The following information is derived from Barry Bolton's New General Catalogue, a catalogue of the world's ants.

  • okys. Ocymyrmex okys Bolton & Marsh, 1989: 1299 (w.q.) NAMIBIA.

Unless otherwise noted the text for the remainder of this section is reported from the publication that includes the original description.



Holotype. TL 7.5, HL 1.84, HW 1.72, CI 93, SL 1.52, SI 88, PW 1.10, AL 2.26.

Palp formula 3, 3, the left apical maxillary palpomere constricted near its midlength. Anterior clypeal margin with a conspicuous median notch or impression. With the head in full-face view the eyes distinctly failing to break the outline of the sides; the maximum diameter of the eye 0.22 x HW. Sides of head in front of eyes straight to extremely feebly concave; behind the eyes rounding into the occipital corners. Occipital margin with a shallow median indentation. Pronotum and anterior mesonotum evenly shallowly convex in profile, posterior portion of mesonotum sloping to the propodeum, the latter itself gently sloped posteriorly and rounding broadly and evenly into the steeply sloping declivity. Metapleural lobes rounded but prominent, in profile projecting beyond the bulge of the metapleural gland bulla and plainly visible. Petiole node relatively large and rounded in profile, in dorsal view slightly broader than long and distinctly broader than the posterior petiolar peduncle. Postpetiole broader than long, narrow anteriorly and rapidly broadening behind, the widest point just behind the midlength. First gastral segment constricted basally, the first tergite much longer than broad. Sculpture of cephalic dorsum coarse and dense. Behind the frontal lobes, and spanning the midline, is a longitudinal strip of irregular rugulae. The outer rugulae of the strip diverge posteriorly and arch outwards behind the eyes, becoming fainter laterally and tending to become confused with strong punctulate-granular ground-sculpture in this area. Between the eye and the antennal fossa on each side the sculpture is of fine dense irregular to chaotic rugulae, whose trend tends to be along an oblique line running towards the mandibular insertion. Sides of alitrunk densely and quite regularly costate to costate-rugose. Side of pronotum with more than 15 oblique longitudinal costae between the ventral margin and the level of the base of the mesothoracic spiracle. Petiole and postpetiole mostly very finely and faintly reticulate to reticulate-granular, in dorsal view the petiole anteriorly with faint and extremely fine transverse rugulae; the ventral surface with some stronger transverse rugulae. Pilosity moderately dense everywhere but sides of meso- and metapleuron without abundant outstanding pilosity. Head dull reddish, the petiole, postpetiole and gaster approximately the same colour or slightly lighter. Alitrunk blackish, in places with a very weak dull, reddish tint.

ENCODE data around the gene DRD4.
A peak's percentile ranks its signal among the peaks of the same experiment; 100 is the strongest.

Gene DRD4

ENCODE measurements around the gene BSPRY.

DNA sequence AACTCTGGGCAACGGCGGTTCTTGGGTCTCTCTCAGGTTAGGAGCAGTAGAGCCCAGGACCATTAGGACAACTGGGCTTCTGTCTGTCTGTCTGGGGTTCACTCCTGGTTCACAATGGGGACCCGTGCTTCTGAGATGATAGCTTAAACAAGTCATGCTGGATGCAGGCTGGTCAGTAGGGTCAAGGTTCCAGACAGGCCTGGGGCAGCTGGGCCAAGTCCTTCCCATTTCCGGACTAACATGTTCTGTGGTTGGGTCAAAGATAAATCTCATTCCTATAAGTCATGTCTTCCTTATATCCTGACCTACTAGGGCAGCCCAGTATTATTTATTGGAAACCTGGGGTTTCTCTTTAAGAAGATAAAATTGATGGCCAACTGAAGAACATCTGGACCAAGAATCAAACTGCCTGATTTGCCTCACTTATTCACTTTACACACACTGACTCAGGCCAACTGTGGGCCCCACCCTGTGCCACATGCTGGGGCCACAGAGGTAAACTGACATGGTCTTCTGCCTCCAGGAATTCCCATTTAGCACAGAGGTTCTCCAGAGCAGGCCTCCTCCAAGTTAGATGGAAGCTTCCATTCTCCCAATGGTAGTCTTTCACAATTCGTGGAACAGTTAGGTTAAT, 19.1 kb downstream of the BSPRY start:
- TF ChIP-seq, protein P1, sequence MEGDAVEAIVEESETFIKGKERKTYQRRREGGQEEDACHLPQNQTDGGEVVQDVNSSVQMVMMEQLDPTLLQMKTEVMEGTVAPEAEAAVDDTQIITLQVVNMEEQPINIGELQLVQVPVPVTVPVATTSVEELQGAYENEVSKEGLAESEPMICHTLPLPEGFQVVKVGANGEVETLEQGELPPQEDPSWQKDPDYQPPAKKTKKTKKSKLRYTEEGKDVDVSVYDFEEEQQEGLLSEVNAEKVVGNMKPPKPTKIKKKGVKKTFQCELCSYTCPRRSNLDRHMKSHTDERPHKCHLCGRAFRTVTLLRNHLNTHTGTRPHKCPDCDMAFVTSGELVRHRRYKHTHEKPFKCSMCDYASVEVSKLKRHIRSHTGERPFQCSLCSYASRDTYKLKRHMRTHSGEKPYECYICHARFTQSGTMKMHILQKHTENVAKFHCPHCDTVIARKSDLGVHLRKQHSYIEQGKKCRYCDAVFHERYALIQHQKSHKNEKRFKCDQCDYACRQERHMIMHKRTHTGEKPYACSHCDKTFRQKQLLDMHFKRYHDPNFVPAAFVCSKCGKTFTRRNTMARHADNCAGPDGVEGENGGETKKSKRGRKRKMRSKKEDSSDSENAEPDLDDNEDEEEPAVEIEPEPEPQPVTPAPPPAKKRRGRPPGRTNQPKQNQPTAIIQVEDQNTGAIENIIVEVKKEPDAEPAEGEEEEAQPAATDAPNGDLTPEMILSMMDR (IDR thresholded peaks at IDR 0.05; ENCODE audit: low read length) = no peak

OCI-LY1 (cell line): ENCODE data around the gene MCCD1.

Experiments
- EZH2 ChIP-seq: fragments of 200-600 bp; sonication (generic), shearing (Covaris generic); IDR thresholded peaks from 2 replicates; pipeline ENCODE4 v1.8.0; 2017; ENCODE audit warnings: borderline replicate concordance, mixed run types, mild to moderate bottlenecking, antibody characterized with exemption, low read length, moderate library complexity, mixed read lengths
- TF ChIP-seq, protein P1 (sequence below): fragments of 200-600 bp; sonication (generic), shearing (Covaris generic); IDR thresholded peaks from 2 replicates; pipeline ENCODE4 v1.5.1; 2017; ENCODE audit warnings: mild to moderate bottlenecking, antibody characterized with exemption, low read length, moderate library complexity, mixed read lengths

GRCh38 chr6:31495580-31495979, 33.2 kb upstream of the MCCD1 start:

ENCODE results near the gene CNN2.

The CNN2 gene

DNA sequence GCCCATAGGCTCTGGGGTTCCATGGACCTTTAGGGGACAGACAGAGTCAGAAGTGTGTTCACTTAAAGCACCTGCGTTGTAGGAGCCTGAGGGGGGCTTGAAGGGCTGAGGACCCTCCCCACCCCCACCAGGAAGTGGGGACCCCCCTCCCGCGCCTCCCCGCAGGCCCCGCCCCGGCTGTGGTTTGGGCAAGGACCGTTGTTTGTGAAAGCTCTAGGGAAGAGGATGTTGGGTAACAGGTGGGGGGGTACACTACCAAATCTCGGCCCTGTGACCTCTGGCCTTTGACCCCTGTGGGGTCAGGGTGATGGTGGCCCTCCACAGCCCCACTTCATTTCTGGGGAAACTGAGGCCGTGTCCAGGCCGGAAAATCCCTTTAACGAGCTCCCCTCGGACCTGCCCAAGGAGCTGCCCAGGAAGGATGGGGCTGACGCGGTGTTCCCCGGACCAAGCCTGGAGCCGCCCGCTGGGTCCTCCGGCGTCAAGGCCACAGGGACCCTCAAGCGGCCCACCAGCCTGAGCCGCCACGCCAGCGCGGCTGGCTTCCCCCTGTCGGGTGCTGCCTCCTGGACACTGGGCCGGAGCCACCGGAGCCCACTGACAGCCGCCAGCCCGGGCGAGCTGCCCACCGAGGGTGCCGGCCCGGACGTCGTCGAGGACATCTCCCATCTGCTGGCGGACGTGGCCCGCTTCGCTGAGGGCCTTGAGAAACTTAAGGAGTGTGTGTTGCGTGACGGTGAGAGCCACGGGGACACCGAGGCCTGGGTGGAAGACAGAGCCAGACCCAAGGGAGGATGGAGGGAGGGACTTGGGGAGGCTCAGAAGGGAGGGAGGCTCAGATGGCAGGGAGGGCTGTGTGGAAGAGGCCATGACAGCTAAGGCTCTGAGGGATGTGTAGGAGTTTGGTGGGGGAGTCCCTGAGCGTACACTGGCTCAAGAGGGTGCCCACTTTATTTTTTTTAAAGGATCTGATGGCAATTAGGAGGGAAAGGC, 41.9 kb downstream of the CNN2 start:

Paratypes. TL 6.3-7.3, HL 1.70-1.78, HW 1.60-1.65, CI 93-94, SL 1.48-1.56, SI 93-94, PW 1.04-1.07, AL 2.14-2.20 (2 measured). As holotype but somewhat smaller and the eyes marginally larger, maximum diameter 0.23 x HW.

Holotype Specimen Labels

Type Material

Holotype worker, Namibia: Windhoek, 1987, sample WHI (A.C. Marsh) (The Natural History Museum). Paratypes, 2 workers and 1 ergatoid female with same data as holotype (BMNH).


References based on Global Ant Biodiversity Informatics

  • Bolton B., and A. C. Marsh. 1989. The Afrotropical thermophilic ant genus Ocymyrmex (Hymenoptera: Formicidae). Journal of Natural History 23: 1267-1308.